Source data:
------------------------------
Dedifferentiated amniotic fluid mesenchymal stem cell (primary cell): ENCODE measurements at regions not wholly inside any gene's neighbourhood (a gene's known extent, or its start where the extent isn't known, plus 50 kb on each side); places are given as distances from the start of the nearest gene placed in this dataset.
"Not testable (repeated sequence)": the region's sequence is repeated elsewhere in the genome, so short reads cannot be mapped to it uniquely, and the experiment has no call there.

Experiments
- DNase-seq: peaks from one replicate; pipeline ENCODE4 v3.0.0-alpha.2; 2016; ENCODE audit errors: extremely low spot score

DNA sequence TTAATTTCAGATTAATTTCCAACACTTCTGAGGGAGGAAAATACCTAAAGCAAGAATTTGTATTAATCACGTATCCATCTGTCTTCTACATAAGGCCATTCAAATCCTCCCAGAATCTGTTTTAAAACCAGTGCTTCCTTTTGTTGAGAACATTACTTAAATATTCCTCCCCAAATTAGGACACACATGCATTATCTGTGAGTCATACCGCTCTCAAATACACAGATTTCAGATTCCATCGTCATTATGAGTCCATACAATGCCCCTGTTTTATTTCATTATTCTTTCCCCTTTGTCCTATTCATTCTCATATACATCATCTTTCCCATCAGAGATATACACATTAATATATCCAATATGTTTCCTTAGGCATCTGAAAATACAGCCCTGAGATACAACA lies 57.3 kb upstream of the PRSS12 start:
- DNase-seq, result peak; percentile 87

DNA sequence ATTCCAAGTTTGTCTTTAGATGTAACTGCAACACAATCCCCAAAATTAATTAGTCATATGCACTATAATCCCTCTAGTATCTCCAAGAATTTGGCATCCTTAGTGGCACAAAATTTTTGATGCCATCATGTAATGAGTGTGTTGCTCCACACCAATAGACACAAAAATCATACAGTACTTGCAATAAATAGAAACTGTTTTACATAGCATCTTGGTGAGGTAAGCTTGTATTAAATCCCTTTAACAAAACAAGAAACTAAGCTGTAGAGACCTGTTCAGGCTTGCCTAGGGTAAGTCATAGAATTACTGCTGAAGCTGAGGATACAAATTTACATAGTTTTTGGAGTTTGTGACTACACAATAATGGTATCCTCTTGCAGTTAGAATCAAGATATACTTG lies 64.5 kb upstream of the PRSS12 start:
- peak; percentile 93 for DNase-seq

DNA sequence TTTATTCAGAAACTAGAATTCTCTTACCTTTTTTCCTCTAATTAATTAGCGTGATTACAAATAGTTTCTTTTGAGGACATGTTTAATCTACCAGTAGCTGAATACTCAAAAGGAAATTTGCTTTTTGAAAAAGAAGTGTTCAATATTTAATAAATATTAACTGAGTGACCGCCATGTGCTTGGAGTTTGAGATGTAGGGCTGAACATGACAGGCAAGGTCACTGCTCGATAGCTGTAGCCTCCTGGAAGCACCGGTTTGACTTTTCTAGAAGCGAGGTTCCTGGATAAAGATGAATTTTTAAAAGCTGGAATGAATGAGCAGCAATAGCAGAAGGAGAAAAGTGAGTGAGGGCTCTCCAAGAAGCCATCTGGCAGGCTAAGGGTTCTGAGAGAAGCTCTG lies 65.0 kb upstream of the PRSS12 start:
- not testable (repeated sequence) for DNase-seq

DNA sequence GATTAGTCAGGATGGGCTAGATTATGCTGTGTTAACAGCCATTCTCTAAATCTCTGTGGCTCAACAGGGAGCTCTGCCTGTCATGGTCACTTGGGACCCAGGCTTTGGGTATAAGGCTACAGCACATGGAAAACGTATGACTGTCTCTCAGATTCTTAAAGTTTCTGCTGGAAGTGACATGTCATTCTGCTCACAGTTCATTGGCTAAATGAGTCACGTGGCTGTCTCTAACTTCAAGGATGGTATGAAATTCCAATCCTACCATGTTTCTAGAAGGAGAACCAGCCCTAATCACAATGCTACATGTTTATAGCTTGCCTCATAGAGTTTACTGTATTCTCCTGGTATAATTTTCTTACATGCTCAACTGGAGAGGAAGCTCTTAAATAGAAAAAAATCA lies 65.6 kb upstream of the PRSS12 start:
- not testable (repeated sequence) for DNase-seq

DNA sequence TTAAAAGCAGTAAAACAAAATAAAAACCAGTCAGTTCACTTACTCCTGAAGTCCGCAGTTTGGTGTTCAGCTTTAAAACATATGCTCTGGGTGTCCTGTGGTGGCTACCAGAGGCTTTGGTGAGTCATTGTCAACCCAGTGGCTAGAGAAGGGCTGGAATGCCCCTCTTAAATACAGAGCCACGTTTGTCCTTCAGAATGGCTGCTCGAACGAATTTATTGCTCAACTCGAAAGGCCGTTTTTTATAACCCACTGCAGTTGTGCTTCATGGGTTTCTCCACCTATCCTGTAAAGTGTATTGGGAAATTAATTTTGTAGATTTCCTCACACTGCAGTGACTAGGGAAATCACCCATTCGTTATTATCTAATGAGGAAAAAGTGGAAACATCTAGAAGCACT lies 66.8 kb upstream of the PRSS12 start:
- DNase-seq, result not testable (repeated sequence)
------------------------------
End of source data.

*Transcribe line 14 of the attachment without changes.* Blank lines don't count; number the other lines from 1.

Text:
- DNase-seq, result not testable (repeated sequence)